Two global non-profit organisations dedicated to solving plastic pollution have launched a campaign to raise awareness about the issue which will see world record breaking endurance athlete swim the 65 km circumference of Easter Island.
Swim Against Plastic: Easter Island will see South African swimmer, Sarah Ferguson, tackle the cold waters and strong currents in a bid to become the first person ever to swim the entire perimeter of Easter Island, while raising awareness of the issue of plastic waste in the oceans, and money to help tackle the problem.
A former national swimmer for South Africa and founder of Breathe Conservation, Ferguson will cover more than 40 miles (65 km) in an estimated 24 hours.
“This is a huge challenge, but my passion for ocean protection and rehabilitation is a strong driving force that fuels this dream,” said Ferguson.“It is our responsibility to protect the ocean, and I’m proud to partner with Plastic Oceans International on this campaign to fight the problem of plastic pollution.”
Located in the South Pacific Ocean between Chile and New Zealand, Easter Island is a UNESCO World Heritage Site on Chilean territory that is considered the most remote inhabited island on the planet. T
he waters surrounding the island contain one of the highest concentrations of microplastics in the world, most of which originates from sources thousands of miles away. In addition, 20 tonnes of waste is produced daily on the island, so waste management issues, especially related to the growing tourism industry, are prevalent.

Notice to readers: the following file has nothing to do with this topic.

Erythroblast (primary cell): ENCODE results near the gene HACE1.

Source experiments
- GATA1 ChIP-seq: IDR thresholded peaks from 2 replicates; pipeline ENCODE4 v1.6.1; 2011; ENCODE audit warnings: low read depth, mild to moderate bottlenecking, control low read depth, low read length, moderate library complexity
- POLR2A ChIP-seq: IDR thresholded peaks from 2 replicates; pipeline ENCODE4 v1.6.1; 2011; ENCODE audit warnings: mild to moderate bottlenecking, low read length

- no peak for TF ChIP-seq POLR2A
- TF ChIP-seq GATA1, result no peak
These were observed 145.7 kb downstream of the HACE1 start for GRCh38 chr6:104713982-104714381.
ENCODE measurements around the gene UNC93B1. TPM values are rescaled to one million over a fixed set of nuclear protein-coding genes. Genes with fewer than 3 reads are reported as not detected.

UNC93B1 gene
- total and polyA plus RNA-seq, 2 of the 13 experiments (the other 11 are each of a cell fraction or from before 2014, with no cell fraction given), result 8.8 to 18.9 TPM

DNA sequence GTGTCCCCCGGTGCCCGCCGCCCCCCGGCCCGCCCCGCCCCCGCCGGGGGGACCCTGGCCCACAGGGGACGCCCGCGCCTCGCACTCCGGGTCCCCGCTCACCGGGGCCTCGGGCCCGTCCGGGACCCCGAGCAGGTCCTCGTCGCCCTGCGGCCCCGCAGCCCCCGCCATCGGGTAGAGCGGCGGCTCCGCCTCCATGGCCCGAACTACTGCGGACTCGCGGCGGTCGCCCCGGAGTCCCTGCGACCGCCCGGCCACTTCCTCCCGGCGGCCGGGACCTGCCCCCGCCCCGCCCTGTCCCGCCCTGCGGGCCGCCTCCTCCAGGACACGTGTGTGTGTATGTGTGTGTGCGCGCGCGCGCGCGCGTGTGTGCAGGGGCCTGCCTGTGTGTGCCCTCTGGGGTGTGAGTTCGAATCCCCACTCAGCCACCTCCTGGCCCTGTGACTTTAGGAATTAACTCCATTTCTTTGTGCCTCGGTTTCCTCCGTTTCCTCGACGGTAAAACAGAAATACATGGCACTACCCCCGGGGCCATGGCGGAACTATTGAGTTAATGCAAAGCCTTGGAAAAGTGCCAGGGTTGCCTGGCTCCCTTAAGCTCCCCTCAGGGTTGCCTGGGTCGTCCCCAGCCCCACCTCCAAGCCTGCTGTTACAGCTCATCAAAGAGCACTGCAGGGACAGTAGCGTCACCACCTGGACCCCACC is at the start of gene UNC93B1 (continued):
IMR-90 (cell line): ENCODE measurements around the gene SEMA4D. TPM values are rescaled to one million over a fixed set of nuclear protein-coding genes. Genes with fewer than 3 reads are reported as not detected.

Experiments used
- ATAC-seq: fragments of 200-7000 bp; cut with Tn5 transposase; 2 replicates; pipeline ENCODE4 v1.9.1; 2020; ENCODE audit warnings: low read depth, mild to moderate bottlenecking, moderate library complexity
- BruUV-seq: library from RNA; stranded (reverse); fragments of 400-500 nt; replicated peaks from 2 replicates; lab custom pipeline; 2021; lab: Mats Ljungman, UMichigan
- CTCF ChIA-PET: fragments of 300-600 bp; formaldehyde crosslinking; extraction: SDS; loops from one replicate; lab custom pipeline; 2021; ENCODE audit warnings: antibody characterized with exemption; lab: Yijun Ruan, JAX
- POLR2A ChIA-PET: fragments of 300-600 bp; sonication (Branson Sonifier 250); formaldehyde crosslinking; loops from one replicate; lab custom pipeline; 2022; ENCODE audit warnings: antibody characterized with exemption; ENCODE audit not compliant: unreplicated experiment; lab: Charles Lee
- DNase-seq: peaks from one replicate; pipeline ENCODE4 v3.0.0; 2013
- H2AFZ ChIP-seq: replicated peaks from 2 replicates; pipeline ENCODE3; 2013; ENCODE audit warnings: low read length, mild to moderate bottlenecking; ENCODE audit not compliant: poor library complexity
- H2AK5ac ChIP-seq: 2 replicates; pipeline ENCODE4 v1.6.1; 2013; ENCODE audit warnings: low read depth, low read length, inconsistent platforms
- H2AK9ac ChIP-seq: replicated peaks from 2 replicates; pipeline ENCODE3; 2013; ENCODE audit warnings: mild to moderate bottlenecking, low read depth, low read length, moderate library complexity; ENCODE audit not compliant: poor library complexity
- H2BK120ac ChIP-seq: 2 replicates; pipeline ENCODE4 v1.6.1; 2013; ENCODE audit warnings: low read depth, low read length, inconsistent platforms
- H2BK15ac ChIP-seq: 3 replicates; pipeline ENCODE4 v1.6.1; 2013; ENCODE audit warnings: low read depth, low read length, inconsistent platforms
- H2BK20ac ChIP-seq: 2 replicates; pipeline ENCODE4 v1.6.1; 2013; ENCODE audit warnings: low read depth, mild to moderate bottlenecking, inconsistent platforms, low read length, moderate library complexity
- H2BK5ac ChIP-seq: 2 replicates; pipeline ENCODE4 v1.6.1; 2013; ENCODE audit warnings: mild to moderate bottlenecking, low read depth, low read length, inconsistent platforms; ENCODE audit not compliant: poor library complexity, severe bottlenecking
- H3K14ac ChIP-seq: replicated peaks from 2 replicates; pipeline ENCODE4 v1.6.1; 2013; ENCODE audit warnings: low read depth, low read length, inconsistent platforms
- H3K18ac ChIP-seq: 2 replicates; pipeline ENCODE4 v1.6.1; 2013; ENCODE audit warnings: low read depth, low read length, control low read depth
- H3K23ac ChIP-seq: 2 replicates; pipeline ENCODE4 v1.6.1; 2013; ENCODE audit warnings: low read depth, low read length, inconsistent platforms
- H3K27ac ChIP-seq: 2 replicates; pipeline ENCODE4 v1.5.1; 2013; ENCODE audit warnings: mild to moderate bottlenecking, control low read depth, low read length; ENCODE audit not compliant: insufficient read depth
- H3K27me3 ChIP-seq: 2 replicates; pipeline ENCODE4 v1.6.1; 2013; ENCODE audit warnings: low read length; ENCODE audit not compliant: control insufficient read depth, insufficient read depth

Swim Against Plastic: Easter Island includes a series of beach cleanups to help restore Easter Island’s fragile environment. Plastic Oceans and Breathe Conservation are organizing the events with the island’s local communities and nonprofit organisations, encouraging all residents to participate.
“The planet needs leaders to draw attention to the serious global plastic pollution problem worldwide—threatening the ocean, our food sources and the environment—to understand the dangers of and change how we think about and use plastic,” said Julie Andersen, Global Executive Director, Plastic Oceans International.
“By showing the world that our most valued and remote locations are not immune to plastic pollution, our goal is to inspire people to find solutions and eliminate use of single-use plastics that attribute to the problem,” she added
Plastic Oceans and local residents will conduct a series of programs to determine the specific causes contributing to plastic pollution on Easter Island. Once the roots of pollution are targeted, they will work jointly to find solutions. Results and ways to prevent plastic pollution will be shared throughout local communities, with students and schools, charitable organizations, government officials and businesses.
Anyone can join Swim Against Plastic: Easter Island to get informed, inspired and make changes to solve plastic pollution. Follow the progress of Sarah Ferguson’s world record-breaking swim using #SwimAgainstPlastic. Campaign information is available online at SwimAgainstPlastic.com and donations can be made HERE
A video in which Sarah explains the challenge can be viewed below.
Documentary Series on Plastic Waste in the Oceans
The Plastic Oceans Foundation has published a series of videos explaining how plastic waste gets into the oceans, breaks down into microplastics and enters the food chains.
Plastic Oceans UK Foundation Screens ‘A Plastic Ocean’ Documentary in Malta
The producer of award-winning film, ‘A Plastic Ocean’, Jo Ruxton, and the UK based team at environmental group, Plastic Oceans, have launched a new initiative in response to the growing crisis of waste plastics and marine pollution.
UN Environment Assembly Resolution to Tackle Plastic Waste & Marine Litter
Moves to address marine litter and microplastics, prevent and reduce air pollution were among the 13 non-binding resolutions passed by the UN Environment Assembly at its recent meeting in in Nairobi.